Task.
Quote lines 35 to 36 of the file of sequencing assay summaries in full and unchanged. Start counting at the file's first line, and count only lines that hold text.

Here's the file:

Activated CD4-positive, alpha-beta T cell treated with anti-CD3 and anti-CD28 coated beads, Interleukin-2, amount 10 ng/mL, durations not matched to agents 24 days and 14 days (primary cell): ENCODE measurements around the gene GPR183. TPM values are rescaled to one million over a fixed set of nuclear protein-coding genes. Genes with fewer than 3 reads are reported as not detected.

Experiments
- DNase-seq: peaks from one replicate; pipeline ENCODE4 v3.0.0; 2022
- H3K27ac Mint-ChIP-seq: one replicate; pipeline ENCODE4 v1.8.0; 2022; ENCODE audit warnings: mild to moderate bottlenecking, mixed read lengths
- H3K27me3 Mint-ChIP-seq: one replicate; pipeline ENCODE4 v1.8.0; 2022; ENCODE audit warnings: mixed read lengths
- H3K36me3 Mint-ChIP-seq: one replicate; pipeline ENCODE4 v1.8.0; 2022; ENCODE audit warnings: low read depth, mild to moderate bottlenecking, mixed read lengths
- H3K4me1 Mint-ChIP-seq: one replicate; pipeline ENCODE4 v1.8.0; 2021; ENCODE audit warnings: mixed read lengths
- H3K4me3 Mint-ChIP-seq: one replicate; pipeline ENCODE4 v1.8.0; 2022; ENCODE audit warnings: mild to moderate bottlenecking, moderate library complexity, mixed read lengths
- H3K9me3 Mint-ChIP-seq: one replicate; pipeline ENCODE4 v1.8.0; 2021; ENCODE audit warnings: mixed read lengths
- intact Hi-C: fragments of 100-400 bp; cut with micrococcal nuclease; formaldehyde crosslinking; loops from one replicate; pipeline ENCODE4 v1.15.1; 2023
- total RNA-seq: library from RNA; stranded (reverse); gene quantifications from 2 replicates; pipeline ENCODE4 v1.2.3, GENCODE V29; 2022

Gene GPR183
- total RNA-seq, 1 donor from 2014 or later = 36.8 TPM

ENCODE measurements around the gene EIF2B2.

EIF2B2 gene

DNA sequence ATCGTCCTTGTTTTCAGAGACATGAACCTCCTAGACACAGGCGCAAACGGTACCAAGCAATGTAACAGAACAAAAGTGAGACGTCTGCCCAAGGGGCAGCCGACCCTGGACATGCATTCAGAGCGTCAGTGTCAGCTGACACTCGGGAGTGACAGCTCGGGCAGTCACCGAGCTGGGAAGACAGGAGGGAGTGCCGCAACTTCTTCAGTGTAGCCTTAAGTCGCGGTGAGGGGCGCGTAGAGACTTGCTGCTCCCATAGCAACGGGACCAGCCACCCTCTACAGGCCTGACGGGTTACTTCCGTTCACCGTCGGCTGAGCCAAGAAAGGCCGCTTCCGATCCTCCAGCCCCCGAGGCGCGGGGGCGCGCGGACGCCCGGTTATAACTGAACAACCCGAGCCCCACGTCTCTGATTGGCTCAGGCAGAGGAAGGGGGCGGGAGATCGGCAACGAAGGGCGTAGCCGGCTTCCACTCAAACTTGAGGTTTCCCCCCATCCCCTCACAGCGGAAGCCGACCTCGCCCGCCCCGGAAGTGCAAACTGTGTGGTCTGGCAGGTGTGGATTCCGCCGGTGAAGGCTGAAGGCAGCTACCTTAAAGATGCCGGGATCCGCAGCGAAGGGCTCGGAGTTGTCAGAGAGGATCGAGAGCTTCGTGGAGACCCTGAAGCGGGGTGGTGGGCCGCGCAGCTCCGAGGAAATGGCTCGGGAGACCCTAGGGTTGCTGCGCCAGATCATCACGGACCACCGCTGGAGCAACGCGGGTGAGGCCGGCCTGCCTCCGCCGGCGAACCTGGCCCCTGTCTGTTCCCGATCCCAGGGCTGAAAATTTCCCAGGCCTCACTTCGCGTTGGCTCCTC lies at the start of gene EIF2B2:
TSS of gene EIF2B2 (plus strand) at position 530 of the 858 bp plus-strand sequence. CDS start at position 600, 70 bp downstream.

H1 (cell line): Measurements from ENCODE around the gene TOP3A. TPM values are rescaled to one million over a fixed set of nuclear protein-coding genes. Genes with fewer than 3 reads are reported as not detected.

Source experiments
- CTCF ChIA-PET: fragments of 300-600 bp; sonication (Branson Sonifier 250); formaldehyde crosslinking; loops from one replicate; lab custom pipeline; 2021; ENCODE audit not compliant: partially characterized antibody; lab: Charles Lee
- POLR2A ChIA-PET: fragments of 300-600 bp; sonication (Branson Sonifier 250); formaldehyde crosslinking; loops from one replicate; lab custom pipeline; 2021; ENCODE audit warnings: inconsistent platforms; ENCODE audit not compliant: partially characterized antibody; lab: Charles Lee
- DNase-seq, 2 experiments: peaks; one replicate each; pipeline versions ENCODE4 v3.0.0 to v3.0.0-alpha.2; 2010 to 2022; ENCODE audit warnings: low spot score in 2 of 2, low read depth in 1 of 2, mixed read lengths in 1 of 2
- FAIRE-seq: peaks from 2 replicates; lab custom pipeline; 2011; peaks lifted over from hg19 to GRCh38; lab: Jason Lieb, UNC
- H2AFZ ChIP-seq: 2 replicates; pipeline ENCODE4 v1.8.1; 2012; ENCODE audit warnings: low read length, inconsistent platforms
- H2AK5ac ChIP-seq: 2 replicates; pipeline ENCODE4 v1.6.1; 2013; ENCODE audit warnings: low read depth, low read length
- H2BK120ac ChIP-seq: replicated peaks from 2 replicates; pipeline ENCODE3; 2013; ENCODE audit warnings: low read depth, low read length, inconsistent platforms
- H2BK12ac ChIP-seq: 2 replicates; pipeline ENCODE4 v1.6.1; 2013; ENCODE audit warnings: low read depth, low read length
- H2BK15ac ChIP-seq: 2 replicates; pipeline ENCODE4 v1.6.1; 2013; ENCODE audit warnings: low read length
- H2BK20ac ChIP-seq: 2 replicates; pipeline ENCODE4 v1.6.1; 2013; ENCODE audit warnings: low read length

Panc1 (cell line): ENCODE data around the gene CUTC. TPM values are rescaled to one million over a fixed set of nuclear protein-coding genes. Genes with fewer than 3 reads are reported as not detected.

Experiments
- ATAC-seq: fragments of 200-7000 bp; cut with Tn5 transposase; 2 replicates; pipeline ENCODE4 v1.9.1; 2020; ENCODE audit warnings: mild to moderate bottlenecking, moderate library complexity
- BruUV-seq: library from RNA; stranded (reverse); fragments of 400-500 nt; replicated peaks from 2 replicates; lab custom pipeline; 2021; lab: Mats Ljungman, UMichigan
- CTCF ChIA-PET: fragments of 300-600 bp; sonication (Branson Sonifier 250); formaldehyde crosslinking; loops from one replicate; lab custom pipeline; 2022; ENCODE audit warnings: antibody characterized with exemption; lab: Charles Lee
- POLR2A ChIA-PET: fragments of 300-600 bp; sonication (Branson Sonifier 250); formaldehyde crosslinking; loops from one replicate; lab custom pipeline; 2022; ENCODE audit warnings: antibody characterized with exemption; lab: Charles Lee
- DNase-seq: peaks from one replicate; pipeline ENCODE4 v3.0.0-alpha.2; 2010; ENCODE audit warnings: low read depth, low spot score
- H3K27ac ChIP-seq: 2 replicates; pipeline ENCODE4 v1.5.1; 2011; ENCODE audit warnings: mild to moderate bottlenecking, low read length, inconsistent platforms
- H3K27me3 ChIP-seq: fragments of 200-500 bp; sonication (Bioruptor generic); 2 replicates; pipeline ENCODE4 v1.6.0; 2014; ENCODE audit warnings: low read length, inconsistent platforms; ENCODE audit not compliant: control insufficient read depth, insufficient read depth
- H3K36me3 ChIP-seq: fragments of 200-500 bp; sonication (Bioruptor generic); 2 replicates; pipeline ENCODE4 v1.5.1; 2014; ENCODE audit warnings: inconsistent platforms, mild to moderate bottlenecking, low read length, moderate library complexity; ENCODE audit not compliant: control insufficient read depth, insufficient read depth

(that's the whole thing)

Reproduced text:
- POLR2A ChIA-PET: fragments of 300-600 bp; sonication (Branson Sonifier 250); formaldehyde crosslinking; loops from one replicate; lab custom pipeline; 2022; ENCODE audit warnings: antibody characterized with exemption; lab: Charles Lee
- DNase-seq: peaks from one replicate; pipeline ENCODE4 v3.0.0-alpha.2; 2010; ENCODE audit warnings: low read depth, low spot score